It’s in these moments where the strength and authenticity of our relationships are tested. Students who need longer to learn but aren’t provided the opportunity won’t believe us when we say it’s all about the learning; students who need more instruction and a reassessment but are cut short and told it’s too late will look cynically upon our peripheral efforts to build rapport. The social context within which assessment occurs can’t be ignored during the planning, execution, or response stages, and while we can create assessment activities in the abstract, the mismatch of the assessment as it relates to the culture, the mistiming of assessment as it relates to readiness, or the misguided responses to the identified discrepancies in learning could inadvertently undermine all of the relationship building that has previously taken place.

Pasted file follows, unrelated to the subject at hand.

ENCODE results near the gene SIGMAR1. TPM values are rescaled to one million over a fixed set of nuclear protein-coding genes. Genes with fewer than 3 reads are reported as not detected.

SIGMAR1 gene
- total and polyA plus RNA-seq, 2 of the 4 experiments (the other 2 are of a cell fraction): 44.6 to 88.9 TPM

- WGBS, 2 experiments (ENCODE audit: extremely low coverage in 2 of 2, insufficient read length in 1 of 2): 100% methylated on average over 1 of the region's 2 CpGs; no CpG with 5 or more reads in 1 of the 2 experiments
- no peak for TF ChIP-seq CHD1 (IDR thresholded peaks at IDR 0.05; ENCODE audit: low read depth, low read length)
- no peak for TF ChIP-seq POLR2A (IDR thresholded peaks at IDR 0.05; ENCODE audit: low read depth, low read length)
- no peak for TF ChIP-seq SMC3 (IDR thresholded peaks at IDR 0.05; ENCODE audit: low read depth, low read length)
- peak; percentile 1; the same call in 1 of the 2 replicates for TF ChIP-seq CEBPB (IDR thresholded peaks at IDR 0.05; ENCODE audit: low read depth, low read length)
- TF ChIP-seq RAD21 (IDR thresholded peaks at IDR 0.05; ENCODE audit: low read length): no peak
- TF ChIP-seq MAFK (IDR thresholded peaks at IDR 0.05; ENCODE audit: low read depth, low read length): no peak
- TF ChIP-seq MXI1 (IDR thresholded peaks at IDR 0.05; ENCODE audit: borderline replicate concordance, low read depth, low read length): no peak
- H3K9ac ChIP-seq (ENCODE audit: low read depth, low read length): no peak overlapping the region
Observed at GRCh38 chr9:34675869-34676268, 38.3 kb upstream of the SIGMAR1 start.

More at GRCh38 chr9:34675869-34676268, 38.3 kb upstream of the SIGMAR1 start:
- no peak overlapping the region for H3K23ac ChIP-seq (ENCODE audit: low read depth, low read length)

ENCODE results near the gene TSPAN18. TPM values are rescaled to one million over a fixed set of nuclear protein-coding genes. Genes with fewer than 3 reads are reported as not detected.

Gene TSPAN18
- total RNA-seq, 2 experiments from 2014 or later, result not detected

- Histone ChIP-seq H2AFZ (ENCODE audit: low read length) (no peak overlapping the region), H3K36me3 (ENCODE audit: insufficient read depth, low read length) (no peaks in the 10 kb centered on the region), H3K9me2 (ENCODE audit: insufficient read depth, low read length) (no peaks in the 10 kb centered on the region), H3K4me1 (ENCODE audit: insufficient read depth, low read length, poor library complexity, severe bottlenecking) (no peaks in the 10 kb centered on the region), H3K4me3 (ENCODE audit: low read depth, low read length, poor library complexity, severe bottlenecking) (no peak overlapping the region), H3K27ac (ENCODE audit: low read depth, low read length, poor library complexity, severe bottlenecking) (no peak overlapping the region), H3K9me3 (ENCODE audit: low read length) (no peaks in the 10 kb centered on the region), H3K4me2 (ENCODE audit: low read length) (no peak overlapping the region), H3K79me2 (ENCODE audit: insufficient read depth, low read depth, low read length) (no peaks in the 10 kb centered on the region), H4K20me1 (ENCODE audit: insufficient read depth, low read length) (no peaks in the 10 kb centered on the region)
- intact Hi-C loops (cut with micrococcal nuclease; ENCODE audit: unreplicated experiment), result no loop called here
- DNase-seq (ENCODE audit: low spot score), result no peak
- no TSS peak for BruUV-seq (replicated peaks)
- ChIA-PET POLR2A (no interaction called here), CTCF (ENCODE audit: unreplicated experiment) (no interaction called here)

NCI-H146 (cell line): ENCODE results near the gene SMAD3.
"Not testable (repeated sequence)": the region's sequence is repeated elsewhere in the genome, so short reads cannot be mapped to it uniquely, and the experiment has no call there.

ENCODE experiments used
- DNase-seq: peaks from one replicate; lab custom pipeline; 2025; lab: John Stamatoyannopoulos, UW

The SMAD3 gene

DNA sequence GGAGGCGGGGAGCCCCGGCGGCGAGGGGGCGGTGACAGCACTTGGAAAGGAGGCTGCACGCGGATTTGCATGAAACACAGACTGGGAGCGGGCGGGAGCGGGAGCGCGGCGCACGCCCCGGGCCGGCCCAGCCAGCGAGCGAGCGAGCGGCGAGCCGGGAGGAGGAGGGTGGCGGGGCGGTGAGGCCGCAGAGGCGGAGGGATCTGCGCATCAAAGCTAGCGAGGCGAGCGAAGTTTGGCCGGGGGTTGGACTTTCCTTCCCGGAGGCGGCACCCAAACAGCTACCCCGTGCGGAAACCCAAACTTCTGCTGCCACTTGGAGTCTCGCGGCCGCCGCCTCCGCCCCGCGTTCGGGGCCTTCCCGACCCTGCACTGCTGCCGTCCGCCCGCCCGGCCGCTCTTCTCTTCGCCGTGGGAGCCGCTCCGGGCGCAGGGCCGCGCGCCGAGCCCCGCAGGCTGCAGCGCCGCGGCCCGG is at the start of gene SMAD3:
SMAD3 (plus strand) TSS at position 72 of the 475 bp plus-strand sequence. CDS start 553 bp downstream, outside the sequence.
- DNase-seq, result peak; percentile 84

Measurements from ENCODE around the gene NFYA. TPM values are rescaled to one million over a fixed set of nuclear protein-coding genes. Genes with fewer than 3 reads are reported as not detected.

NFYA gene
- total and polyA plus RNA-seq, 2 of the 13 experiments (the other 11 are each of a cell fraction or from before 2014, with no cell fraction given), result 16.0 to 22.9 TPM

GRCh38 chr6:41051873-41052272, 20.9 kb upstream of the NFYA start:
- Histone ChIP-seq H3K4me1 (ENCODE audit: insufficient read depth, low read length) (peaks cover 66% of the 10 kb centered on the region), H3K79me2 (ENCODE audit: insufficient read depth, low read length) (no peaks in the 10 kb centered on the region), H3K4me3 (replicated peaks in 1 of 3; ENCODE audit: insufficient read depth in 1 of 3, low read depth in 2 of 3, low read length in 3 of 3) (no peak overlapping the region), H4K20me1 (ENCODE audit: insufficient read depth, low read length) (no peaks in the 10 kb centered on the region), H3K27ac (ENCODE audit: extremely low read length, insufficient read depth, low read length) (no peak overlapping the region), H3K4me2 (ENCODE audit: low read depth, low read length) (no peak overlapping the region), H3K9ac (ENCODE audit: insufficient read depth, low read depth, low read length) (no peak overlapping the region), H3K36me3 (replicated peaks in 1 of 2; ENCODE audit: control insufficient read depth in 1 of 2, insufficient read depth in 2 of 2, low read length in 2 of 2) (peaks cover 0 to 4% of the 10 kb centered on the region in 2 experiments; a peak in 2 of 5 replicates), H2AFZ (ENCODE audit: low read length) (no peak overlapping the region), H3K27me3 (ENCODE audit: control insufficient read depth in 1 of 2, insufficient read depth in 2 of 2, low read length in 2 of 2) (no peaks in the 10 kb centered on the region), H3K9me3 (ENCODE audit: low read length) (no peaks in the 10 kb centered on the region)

Balance efficiency and effectiveness

It’s always good to remember that assessment is so much more than just a clinical exercise in number crunching; assessment is more emotional than clinical, but it’s easy to forget. Whether a high school teacher has 120 students or an elementary teacher teaches six (or more) subjects, it is easy—even understandable—that teachers view assessment exclusively through the lens of efficiency.